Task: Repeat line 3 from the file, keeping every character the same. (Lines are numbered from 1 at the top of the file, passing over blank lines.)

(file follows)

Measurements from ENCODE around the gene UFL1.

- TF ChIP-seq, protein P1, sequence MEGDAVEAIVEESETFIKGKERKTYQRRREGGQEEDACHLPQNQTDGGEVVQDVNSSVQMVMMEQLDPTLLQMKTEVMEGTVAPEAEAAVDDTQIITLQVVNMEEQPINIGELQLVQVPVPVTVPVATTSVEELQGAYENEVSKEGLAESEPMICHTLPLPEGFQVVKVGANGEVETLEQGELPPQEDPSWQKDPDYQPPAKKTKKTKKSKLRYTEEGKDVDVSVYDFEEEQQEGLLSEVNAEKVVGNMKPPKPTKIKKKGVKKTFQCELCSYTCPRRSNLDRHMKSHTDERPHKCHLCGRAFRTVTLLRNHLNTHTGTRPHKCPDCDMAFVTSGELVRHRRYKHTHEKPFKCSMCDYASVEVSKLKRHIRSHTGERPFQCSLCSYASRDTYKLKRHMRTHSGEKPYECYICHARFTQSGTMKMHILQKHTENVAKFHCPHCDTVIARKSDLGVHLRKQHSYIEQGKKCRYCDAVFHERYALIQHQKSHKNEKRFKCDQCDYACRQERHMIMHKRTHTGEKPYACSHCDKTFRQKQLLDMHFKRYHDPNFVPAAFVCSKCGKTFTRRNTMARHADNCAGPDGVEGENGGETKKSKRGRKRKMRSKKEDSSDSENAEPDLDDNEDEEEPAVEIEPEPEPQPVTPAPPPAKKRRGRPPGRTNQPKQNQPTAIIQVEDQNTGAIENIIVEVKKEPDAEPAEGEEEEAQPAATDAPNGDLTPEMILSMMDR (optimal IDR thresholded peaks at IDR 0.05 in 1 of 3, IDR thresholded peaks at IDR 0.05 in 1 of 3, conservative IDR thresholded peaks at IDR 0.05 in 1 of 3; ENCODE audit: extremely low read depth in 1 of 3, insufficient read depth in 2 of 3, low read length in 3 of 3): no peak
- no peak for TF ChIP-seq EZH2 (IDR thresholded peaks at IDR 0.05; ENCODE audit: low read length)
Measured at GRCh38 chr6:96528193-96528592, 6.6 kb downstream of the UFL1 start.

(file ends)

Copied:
- no peak for TF ChIP-seq EZH2 (IDR thresholded peaks at IDR 0.05; ENCODE audit: low read length)